Joint Commission

Lincoln Health System’s hospital and home health’s survey by The Joint Commission was a huge success, said staff in a report to the system’s Board of Trustees during its June meeting.

Although Lincoln Health System had anticipated a visit from The Joint Commission, the organization actually made its unannounced onsite visit substantially early, staff reported, noting that the rigorous survey was conducted June 6-7.

The Joint Commission seeks to improve health care for the public, evaluates the health care organizations and inspires them to be better. Their quality reports give the public information on the safety and quality of care for all Joint Commission accredited and/or certified healthcare organizations. 

According to Carrie Rogers, director of nursing, the hospital scored better than the national average – “It was a fantastic survey for hospital and home health,” she said. “I’m extremely proud of the hospital.”

The Joint Commission gave the system Best Practices ratings in four areas, including the hospital’s pediatric weight-based banding system at the point of triage; endo checklist; prohibited abbreviations; and SBAR infection communication at home health.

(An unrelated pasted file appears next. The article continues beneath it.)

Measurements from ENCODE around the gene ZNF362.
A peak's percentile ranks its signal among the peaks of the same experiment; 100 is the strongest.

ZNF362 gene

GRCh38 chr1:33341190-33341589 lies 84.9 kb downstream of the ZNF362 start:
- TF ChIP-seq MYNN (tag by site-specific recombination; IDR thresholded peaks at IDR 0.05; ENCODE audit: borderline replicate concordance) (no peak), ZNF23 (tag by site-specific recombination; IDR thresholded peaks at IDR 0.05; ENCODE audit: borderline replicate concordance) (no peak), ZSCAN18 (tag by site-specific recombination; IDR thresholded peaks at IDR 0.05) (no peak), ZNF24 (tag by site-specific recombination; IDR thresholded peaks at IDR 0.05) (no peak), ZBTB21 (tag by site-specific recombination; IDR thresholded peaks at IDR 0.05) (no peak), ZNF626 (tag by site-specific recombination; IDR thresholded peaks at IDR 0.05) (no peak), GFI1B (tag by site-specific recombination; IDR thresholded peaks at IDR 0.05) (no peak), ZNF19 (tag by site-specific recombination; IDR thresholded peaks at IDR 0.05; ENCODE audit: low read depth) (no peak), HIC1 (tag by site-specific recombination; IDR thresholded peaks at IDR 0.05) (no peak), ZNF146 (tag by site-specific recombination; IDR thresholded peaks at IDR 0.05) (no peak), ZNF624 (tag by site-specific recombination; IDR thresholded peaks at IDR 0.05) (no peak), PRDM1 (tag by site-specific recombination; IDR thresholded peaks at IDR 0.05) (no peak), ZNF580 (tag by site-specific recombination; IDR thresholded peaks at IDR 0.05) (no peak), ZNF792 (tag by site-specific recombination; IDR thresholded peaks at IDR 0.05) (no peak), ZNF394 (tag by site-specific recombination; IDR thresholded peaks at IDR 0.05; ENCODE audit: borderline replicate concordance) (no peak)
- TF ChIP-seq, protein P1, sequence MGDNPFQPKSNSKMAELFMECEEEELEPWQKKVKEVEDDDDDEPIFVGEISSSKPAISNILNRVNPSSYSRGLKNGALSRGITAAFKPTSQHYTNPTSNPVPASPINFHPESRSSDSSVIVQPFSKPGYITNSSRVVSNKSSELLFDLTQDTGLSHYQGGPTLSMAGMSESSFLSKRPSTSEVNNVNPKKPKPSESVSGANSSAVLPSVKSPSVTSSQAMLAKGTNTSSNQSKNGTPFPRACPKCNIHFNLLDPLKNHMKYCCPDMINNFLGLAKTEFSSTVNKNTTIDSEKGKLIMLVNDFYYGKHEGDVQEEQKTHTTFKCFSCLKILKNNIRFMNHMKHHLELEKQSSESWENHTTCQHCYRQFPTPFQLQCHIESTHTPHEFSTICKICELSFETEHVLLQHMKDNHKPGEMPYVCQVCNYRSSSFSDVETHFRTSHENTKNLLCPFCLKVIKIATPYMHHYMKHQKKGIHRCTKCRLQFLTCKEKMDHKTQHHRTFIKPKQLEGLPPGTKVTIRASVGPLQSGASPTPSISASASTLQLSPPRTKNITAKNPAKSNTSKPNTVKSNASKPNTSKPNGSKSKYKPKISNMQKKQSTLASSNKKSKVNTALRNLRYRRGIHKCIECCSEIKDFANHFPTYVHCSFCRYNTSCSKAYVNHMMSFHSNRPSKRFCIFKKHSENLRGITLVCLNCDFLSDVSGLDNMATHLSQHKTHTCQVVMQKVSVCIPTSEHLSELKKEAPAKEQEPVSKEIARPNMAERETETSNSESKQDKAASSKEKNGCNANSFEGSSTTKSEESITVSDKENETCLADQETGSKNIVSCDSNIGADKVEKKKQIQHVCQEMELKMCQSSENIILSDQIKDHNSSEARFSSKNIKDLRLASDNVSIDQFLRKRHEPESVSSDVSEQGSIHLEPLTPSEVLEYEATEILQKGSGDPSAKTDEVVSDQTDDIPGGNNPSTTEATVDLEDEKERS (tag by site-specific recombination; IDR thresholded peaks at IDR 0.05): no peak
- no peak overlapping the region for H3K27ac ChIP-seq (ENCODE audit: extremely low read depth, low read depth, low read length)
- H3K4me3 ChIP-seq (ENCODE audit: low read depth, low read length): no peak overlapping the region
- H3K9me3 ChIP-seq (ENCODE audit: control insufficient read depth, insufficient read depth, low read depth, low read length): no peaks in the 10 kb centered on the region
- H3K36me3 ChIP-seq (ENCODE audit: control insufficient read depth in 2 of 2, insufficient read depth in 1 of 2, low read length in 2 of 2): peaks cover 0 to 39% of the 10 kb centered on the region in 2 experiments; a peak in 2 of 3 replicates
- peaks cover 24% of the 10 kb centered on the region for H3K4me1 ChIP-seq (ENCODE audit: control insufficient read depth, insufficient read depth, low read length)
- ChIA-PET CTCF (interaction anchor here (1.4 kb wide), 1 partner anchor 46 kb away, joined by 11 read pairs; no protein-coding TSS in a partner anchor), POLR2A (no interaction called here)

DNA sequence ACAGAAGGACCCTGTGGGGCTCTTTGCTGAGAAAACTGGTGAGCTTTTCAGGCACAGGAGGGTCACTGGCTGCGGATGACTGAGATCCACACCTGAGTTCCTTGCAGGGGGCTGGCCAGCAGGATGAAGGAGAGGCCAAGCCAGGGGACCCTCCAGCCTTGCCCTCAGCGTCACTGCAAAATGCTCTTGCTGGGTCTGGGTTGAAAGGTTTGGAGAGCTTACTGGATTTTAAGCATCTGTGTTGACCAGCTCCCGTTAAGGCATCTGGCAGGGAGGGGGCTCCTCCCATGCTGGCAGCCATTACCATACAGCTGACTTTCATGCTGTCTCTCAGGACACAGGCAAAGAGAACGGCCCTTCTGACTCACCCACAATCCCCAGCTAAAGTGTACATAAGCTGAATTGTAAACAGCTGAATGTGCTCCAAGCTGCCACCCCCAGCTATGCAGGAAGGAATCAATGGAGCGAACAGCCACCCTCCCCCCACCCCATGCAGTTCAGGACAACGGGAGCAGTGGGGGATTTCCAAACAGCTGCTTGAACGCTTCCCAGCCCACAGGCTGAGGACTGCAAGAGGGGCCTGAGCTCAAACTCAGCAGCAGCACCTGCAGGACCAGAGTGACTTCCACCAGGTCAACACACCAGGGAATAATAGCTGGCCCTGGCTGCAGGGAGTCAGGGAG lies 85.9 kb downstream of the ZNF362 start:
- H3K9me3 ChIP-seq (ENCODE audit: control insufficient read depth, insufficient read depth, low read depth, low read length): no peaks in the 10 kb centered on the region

In other discussion, Bob Lonis, chief financial officer, stated that May showed a much better performance in regard to Lincoln Medical Center’s budget and the best net revenue margin of the year. Lonis noted that total collections were $3.4 million and above net revenues generated for the month of $3.1 million.  Reimbursements assisted with the net revenue gain, and he added that a $500,000 payment from the state was expected at the end of the month.

The Medicare Length of Stay, at 2.68 days, was the lowest in four years, he continued -- “The smaller the stay the less of the resources used,” he explained. 

He also said that it was a good contractual month. Outpatient volumes went down, and the bottom line was that the hospital lost $113,000, he said, adding, “But it was better than before.” 

Lonis briefly discussed the proposed CMS changes to the area wage index formula. Currently, hospitals that have a large number of rural counties and small community hospitals have been receiving disproportionately low Medicare reimbursement.

THA has addressed the issue in the 2020 inpatient prospective payment system proposed. If passed, it would provide much needed relief to many Tennessee hospitals beginning Oct. 1 by increasing the wage index for hospitals with a wage index below the 25th percentile and decreasing the wage index for hospitals above the 75th percentile.

 Lonis stated that he feels that it’s going to pass and that it would be worth $200,000 to the health system.

Officials plan to contact the Office of the Attorney General to learn more about the forms required, which would allow LHS to sell unused properties. While the water has been turned off at Lincoln Care Center, the system is still paying $6,000 to $7,000 per month for electric service there.  

In related business, last month the board approved a motion to donate surplus furniture items from Lincoln Care Center to Junior’s House Child Advocacy Center, contingent on county approval. This month, the board approved the donation to Junior’s House.

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